Two Glens and three Villes provide the power and direction for Preserver as it heads back to HMC Dockyard this evening.

Today's move was made as a cold move - not using the ship's own propulsion, however its auxiliaries were running, since it had radar, communication and power to deck machinery, pumps, etc., It took two Glens and three Villes to move the ship, not to mention the oil boom boat and a line crew boat.

Service boat 128 tows 900 feet of oil boom from Preserver back to the Dockyard.

A rigid hull boat with inflatable collar carriers a squad of line handlers from the Imperial Oil pier back to HMC Dockyard. They are moving a lot more quickly than the Preserver.

HMCS Preserver en route to the Dockyard,

Passengers on the Woodside ferry Christopher Stannix got a good view of Preserver as it passes between the anchored Sloman Hermes and the Cable Wharf.


Thursday, March 26, 2015

HNLMS Bruinvis - Dutch sub

The Royal Netherlands Navy submarine Bruinvis [translation: harbour porpoise] arrived in Halifax early this afternoon to tie up at HMC Dockyard.

Had the sub intended to make an anonymous arrival, it very nearly succeeded as a rainy, drizzly  fog had descended on the harbour. Ferries Christopher Stannix (alongside) and Halifax III (arriving) in the foreground are much more visible, however the sub's "backwards ball cap" extension on the sail makes it readily distinguishable from one of ours.

The Atlantic Pilotage Authority pilot was transferred to the sub from the pilot boat by a Rigid Hull Inflatible Boat [RHIB] and the sub was met by an RCN Ville class pup tug, with Glenside hovering in the vicinity, until needed for docking.

Visiting submarines are rare, and non-nuclear subs are even rarer.This sub was laid down in 1980, launched in 1992 and commissioned July 5, 1994, making it a veteran in the sub world. It is diesel electric powered and can achieve 21 knots surfaced  submerged and 13 knots submerged surfaced, and its main weaponry is torpedoes.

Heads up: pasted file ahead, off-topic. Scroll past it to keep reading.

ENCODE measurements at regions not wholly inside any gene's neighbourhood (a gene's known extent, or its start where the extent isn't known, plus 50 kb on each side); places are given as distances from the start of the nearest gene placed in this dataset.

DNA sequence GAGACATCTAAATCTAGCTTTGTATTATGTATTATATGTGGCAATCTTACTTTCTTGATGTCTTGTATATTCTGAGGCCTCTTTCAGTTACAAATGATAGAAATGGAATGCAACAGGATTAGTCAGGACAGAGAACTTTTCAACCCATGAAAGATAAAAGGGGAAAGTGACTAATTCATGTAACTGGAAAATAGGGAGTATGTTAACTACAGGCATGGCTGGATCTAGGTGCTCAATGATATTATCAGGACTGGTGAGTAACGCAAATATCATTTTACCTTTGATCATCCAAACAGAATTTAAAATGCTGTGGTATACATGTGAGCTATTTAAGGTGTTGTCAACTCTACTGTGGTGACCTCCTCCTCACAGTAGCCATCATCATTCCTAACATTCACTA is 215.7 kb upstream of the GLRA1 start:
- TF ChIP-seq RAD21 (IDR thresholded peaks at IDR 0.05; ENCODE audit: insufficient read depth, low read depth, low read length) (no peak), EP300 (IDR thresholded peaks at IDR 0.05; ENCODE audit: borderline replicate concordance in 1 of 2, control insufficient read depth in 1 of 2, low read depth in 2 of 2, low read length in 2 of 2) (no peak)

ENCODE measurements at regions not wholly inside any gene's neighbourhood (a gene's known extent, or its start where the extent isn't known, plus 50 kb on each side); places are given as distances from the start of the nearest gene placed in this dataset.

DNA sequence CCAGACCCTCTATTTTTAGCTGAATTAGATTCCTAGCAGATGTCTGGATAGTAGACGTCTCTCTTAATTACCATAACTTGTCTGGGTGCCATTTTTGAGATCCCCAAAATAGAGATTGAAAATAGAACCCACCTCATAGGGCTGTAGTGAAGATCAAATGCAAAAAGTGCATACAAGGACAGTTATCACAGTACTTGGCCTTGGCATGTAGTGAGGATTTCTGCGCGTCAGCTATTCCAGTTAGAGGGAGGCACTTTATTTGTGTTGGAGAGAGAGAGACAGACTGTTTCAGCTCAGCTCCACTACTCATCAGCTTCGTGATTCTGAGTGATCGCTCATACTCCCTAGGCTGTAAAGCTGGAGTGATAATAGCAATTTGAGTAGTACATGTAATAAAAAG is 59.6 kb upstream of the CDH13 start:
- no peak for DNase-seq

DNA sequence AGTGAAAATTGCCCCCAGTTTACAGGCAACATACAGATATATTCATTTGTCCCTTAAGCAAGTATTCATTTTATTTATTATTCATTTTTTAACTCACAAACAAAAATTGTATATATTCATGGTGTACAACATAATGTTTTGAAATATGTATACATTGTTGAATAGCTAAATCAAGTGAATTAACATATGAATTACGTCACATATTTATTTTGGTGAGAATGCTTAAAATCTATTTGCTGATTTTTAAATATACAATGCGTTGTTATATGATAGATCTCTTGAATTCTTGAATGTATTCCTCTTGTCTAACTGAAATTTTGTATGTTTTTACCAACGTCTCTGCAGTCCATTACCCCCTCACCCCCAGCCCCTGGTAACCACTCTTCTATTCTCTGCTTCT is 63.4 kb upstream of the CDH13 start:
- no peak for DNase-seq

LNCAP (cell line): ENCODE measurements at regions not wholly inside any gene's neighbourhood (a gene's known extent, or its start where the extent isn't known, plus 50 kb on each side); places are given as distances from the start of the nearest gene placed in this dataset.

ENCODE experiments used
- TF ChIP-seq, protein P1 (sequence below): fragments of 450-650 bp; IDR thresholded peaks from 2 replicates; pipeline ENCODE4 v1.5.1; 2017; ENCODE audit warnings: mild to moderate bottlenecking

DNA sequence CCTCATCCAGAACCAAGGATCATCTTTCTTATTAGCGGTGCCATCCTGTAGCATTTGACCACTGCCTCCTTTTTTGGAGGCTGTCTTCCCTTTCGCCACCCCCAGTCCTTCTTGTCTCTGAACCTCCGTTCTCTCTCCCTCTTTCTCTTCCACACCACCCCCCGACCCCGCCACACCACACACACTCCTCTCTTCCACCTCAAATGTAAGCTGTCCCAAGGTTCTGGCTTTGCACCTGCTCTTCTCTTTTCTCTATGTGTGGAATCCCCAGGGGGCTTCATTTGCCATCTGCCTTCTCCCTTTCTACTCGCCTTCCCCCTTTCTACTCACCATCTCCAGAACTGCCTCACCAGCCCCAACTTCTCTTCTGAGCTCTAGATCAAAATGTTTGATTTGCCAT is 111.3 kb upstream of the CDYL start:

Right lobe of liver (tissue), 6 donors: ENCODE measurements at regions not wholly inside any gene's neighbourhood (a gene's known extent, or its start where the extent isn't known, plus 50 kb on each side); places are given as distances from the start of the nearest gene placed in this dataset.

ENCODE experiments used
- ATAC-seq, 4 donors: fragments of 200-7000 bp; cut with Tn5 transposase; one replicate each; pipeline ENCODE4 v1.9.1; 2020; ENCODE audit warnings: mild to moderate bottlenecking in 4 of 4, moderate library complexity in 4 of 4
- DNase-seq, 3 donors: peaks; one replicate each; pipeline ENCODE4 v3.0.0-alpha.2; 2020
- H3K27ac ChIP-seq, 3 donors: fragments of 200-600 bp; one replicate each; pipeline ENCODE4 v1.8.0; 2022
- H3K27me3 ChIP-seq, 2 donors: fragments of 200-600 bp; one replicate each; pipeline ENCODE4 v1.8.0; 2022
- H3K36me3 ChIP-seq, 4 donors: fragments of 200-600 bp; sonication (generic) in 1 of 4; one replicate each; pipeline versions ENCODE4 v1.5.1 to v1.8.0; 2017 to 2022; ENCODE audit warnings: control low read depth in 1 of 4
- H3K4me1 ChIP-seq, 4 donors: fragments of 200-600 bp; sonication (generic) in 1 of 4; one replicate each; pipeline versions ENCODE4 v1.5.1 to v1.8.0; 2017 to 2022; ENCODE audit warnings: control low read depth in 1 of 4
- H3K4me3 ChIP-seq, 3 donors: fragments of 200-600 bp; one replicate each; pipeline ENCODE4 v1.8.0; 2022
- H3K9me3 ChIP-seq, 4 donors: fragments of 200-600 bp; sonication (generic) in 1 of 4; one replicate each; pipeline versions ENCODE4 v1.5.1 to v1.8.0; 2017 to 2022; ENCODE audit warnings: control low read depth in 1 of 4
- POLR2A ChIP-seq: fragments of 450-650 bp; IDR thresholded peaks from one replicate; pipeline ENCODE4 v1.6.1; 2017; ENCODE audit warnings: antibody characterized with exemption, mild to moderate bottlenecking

Tuesday, March 24, 2015

Ferries go off course - on purpose

The harbour ferries plow their furrows back and forth across the harbour day in and day out. Although any of the four current ferries may operate on either the Halifax - Alderney or the Halifax - Woodside route, they seldom vary their courses unless it is too avoid other harbour traffic. Even then they invariably arrive at their terminals to do it all over again.

Today was an exception as the boats took turns docking at the Svitzer Canada wharf (previously ECTUG, MILTug and Foundation Mariitmes). This surprise docking did not effect passengers - the re-routings took place during the morning post-rush hour schedule, when two ferries were on time-off from their usual runs, but it may have puzzled a few waterfront idlers.   

Dartmouth III gets away and Halifax III approaches the Svitzer Canada dock.

The reason for the visit to Svitzer, was that the Halifax Transit could use a boom truck to remove liferaft capsules for servicing and replace them with fresh ones. This servicing is required on a regular basis but there was no convenient way to do it at Dartmouth-Alderney Landing due to snow accumulation on the docks.

Halifax III in an unusual spot, but an easy one for a boom truck to lift off life raft capsules.
 In the background Algoma Dartmouth bunkers the tanker Sloman Hermes.


Monday, March 23, 2015

Algoeast goes east

Algoeast anchored in Halifax in 2007.

As reported at the end of last year, the tanker Algoeast was laid up at Sydport in Sydney, NS pending a sale.


That sale has apparently taken place, and with a quick swipe of a brush the ship was renamed Go East (although I am sure it looks like GOEAST) under the St.Vincent and Grenadines flag, and has sailed from Sydney giving Gibraltar as its next port of call.
The layup in Sydney was intended to allow a sale to go through without the ship having to fight its way out of the St.Lawrence River due to ice. That may not have worked exactly as planned since Sydney is currently choked with ice, but the icebreaker Louis S. St-Laurent was in the area if needed.